|Screenshot of 5 Alliance members; other photos HERE|
-- WWLT has a separate gallery of 20 photos available HERE.
-- WXIX has a separate gallery of 14 photos available HERE.
-- The Cincinnati Enquirer has a separate gallery of 5 photos available HERE.
The National Alliance group was protesting the August 11th mob assault upon Pat Mahaney by six black teenage thugs, and in particular, the refusal by authorities to consider the possibility that it was a hate crime. The six thugs, five of who are identified by name in this previous post, are said to have committed the assault because they were bored.
Meanwhile, judicial proceedings against the six black thugs resumed on Friday. Prosecutor Dotty Smith is asking that all six defendants be taken off house arrest and put in jail. She also wants them to be tried under Ohio's Serious Youthful Offender Statute. In response, an attorney for one of the juveniles filed a motion to exclude media members and cameras from the courtroom because the Cincinnati Enquirer published the names of some of the juveniles earlier this week. The attorney claims those names being released caused the National Alliance to distribute racist flyers throughout North College Hill. Hamilton County Juvenile Court Magistrate David Kelley agreed to lock up two of the teens, Dacquan Cain and Lamont Champion, setting bond at $20,000 each. The teens’ cases are also being presented to a grand jury for indictment – a process normally reserved for adults. The grand jury’s action is expected to be released September 4th.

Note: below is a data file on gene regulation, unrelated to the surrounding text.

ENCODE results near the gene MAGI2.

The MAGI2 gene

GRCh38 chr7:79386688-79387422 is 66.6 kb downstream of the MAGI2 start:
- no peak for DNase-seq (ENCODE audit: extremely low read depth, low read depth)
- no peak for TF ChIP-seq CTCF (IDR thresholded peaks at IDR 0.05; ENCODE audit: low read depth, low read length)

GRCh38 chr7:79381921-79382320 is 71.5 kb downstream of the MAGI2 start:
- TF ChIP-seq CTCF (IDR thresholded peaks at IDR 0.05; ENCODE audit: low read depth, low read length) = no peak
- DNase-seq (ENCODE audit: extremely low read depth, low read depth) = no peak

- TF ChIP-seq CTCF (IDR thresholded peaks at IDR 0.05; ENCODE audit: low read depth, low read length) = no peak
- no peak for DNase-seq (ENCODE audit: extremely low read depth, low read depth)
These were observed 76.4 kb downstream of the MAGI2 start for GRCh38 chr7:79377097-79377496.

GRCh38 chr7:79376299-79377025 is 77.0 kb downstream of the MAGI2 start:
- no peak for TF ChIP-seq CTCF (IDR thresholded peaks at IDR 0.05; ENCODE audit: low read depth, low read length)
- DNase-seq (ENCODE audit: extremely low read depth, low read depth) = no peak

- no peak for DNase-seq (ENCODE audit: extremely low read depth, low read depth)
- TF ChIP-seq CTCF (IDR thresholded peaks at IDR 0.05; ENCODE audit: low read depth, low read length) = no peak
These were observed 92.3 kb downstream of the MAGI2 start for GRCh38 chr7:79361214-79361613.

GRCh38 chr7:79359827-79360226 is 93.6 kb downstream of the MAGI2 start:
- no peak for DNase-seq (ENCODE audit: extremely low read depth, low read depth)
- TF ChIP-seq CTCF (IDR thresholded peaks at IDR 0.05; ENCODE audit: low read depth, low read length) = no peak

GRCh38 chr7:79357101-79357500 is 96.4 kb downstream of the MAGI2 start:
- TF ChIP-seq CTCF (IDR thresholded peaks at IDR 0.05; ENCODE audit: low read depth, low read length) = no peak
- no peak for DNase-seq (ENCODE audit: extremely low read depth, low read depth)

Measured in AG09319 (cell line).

Perhaps one of the reason for the low turnout by National Alliance members despite ample and timely advance publicity is because the local community has already reacted strongly against the attack. Although police reject the hate crime notion, Police Chief Gary Foust still asserted that residents of North College Hill did not accept this crime as acceptable behavior, and explained that they had charged the six thugs with the highest tier felony possible within the scope of the law with aggravated rioting and felonious assault. Ohio does have an ethnic intimidation law. It has also been reported that public officials are attempting to evict the family of one of the suspects from public housing. So the community is rallying around Pat Mahaney enough that the National Alliance rally didn't generate as much demand as it otherwise would.
Nevertheless, the rally was useful because it showed the National Alliance activists to be no different than ordinary people. There were no uniforms or swastikas which could be used as wedge issues.